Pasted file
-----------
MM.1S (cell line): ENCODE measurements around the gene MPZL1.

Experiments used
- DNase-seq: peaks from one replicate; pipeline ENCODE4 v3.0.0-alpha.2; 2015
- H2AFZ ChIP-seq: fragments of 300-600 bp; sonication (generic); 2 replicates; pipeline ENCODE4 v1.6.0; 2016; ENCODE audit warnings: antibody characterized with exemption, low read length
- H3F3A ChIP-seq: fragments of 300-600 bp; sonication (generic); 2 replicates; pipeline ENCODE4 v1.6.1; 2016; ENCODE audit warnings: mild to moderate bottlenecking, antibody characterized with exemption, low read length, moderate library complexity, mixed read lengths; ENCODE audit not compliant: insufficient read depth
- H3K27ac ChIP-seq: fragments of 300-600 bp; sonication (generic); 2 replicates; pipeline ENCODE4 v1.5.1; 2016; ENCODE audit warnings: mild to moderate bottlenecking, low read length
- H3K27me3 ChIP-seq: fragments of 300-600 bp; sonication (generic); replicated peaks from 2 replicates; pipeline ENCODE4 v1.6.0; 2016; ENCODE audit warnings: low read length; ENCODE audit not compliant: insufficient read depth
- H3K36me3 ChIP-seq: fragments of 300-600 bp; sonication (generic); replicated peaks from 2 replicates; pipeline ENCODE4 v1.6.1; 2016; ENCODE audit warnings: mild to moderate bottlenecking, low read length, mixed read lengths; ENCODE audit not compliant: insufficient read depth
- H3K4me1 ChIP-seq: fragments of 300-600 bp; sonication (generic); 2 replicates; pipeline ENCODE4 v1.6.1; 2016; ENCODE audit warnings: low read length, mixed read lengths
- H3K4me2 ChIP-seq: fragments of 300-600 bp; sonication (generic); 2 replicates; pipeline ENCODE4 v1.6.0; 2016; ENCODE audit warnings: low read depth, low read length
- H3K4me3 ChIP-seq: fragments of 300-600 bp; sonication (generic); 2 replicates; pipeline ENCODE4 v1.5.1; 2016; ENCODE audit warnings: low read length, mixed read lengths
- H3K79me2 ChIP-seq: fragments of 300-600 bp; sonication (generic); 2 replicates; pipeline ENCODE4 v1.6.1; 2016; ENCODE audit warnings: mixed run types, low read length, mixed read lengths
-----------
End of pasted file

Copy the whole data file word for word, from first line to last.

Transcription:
MM.1S (cell line): ENCODE measurements around the gene MPZL1.

Experiments used
- DNase-seq: peaks from one replicate; pipeline ENCODE4 v3.0.0-alpha.2; 2015
- H2AFZ ChIP-seq: fragments of 300-600 bp; sonication (generic); 2 replicates; pipeline ENCODE4 v1.6.0; 2016; ENCODE audit warnings: antibody characterized with exemption, low read length
- H3F3A ChIP-seq: fragments of 300-600 bp; sonication (generic); 2 replicates; pipeline ENCODE4 v1.6.1; 2016; ENCODE audit warnings: mild to moderate bottlenecking, antibody characterized with exemption, low read length, moderate library complexity, mixed read lengths; ENCODE audit not compliant: insufficient read depth
- H3K27ac ChIP-seq: fragments of 300-600 bp; sonication (generic); 2 replicates; pipeline ENCODE4 v1.5.1; 2016; ENCODE audit warnings: mild to moderate bottlenecking, low read length
- H3K27me3 ChIP-seq: fragments of 300-600 bp; sonication (generic); replicated peaks from 2 replicates; pipeline ENCODE4 v1.6.0; 2016; ENCODE audit warnings: low read length; ENCODE audit not compliant: insufficient read depth
- H3K36me3 ChIP-seq: fragments of 300-600 bp; sonication (generic); replicated peaks from 2 replicates; pipeline ENCODE4 v1.6.1; 2016; ENCODE audit warnings: mild to moderate bottlenecking, low read length, mixed read lengths; ENCODE audit not compliant: insufficient read depth
- H3K4me1 ChIP-seq: fragments of 300-600 bp; sonication (generic); 2 replicates; pipeline ENCODE4 v1.6.1; 2016; ENCODE audit warnings: low read length, mixed read lengths
- H3K4me2 ChIP-seq: fragments of 300-600 bp; sonication (generic); 2 replicates; pipeline ENCODE4 v1.6.0; 2016; ENCODE audit warnings: low read depth, low read length
- H3K4me3 ChIP-seq: fragments of 300-600 bp; sonication (generic); 2 replicates; pipeline ENCODE4 v1.5.1; 2016; ENCODE audit warnings: low read length, mixed read lengths
- H3K79me2 ChIP-seq: fragments of 300-600 bp; sonication (generic); 2 replicates; pipeline ENCODE4 v1.6.1; 2016; ENCODE audit warnings: mixed run types, low read length, mixed read lengths